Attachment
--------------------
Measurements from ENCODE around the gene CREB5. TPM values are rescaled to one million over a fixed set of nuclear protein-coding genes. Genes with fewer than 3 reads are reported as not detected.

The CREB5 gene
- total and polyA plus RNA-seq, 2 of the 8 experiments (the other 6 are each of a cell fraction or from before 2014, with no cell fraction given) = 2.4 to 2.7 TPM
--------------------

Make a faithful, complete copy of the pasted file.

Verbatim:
Measurements from ENCODE around the gene CREB5. TPM values are rescaled to one million over a fixed set of nuclear protein-coding genes. Genes with fewer than 3 reads are reported as not detected.

The CREB5 gene
- total and polyA plus RNA-seq, 2 of the 8 experiments (the other 6 are each of a cell fraction or from before 2014, with no cell fraction given) = 2.4 to 2.7 TPM